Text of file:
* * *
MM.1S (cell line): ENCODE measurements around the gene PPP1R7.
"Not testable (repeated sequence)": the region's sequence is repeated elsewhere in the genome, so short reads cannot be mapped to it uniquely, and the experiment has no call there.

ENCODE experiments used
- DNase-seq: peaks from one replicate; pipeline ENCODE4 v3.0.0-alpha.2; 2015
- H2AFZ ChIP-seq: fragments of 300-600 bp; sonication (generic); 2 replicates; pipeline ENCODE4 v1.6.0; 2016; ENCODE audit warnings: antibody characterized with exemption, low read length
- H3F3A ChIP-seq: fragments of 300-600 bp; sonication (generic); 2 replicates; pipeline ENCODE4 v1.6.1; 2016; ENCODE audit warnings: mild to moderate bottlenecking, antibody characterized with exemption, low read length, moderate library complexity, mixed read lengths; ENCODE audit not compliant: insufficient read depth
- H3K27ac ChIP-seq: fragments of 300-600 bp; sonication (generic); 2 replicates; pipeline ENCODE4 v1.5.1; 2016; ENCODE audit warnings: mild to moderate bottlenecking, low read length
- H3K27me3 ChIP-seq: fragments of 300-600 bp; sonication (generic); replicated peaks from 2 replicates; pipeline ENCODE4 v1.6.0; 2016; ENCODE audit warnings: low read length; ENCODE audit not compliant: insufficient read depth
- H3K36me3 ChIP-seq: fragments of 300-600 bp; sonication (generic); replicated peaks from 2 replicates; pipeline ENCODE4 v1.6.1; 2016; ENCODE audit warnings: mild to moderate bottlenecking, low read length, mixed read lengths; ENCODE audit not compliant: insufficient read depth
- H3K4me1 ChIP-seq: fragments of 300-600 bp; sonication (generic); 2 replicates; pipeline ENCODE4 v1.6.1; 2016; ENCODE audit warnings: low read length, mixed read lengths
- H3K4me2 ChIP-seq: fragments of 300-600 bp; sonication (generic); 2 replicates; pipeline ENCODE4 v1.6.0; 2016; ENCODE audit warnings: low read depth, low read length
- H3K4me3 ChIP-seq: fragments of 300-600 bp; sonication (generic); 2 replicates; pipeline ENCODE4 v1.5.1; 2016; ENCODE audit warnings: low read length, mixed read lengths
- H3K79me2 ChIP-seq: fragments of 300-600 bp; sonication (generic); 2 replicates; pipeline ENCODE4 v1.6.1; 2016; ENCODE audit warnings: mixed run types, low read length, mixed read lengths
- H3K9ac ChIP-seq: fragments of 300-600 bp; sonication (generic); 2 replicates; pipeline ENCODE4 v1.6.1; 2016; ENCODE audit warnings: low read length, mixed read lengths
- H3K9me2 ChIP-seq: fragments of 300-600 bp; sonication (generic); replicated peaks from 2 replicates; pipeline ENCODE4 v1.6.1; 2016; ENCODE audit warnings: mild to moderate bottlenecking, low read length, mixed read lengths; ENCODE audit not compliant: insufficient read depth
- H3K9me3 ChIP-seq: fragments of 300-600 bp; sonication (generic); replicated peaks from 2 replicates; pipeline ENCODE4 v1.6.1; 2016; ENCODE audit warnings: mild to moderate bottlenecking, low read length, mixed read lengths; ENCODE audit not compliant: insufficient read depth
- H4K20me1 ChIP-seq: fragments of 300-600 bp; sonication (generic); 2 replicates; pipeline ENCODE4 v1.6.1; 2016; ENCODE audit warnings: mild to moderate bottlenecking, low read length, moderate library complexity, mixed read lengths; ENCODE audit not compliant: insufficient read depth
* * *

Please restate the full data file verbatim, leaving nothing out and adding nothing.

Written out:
MM.1S (cell line): ENCODE measurements around the gene PPP1R7.
"Not testable (repeated sequence)": the region's sequence is repeated elsewhere in the genome, so short reads cannot be mapped to it uniquely, and the experiment has no call there.

ENCODE experiments used
- DNase-seq: peaks from one replicate; pipeline ENCODE4 v3.0.0-alpha.2; 2015
- H2AFZ ChIP-seq: fragments of 300-600 bp; sonication (generic); 2 replicates; pipeline ENCODE4 v1.6.0; 2016; ENCODE audit warnings: antibody characterized with exemption, low read length
- H3F3A ChIP-seq: fragments of 300-600 bp; sonication (generic); 2 replicates; pipeline ENCODE4 v1.6.1; 2016; ENCODE audit warnings: mild to moderate bottlenecking, antibody characterized with exemption, low read length, moderate library complexity, mixed read lengths; ENCODE audit not compliant: insufficient read depth
- H3K27ac ChIP-seq: fragments of 300-600 bp; sonication (generic); 2 replicates; pipeline ENCODE4 v1.5.1; 2016; ENCODE audit warnings: mild to moderate bottlenecking, low read length
- H3K27me3 ChIP-seq: fragments of 300-600 bp; sonication (generic); replicated peaks from 2 replicates; pipeline ENCODE4 v1.6.0; 2016; ENCODE audit warnings: low read length; ENCODE audit not compliant: insufficient read depth
- H3K36me3 ChIP-seq: fragments of 300-600 bp; sonication (generic); replicated peaks from 2 replicates; pipeline ENCODE4 v1.6.1; 2016; ENCODE audit warnings: mild to moderate bottlenecking, low read length, mixed read lengths; ENCODE audit not compliant: insufficient read depth
- H3K4me1 ChIP-seq: fragments of 300-600 bp; sonication (generic); 2 replicates; pipeline ENCODE4 v1.6.1; 2016; ENCODE audit warnings: low read length, mixed read lengths
- H3K4me2 ChIP-seq: fragments of 300-600 bp; sonication (generic); 2 replicates; pipeline ENCODE4 v1.6.0; 2016; ENCODE audit warnings: low read depth, low read length
- H3K4me3 ChIP-seq: fragments of 300-600 bp; sonication (generic); 2 replicates; pipeline ENCODE4 v1.5.1; 2016; ENCODE audit warnings: low read length, mixed read lengths
- H3K79me2 ChIP-seq: fragments of 300-600 bp; sonication (generic); 2 replicates; pipeline ENCODE4 v1.6.1; 2016; ENCODE audit warnings: mixed run types, low read length, mixed read lengths
- H3K9ac ChIP-seq: fragments of 300-600 bp; sonication (generic); 2 replicates; pipeline ENCODE4 v1.6.1; 2016; ENCODE audit warnings: low read length, mixed read lengths
- H3K9me2 ChIP-seq: fragments of 300-600 bp; sonication (generic); replicated peaks from 2 replicates; pipeline ENCODE4 v1.6.1; 2016; ENCODE audit warnings: mild to moderate bottlenecking, low read length, mixed read lengths; ENCODE audit not compliant: insufficient read depth
- H3K9me3 ChIP-seq: fragments of 300-600 bp; sonication (generic); replicated peaks from 2 replicates; pipeline ENCODE4 v1.6.1; 2016; ENCODE audit warnings: mild to moderate bottlenecking, low read length, mixed read lengths; ENCODE audit not compliant: insufficient read depth
- H4K20me1 ChIP-seq: fragments of 300-600 bp; sonication (generic); 2 replicates; pipeline ENCODE4 v1.6.1; 2016; ENCODE audit warnings: mild to moderate bottlenecking, low read length, moderate library complexity, mixed read lengths; ENCODE audit not compliant: insufficient read depth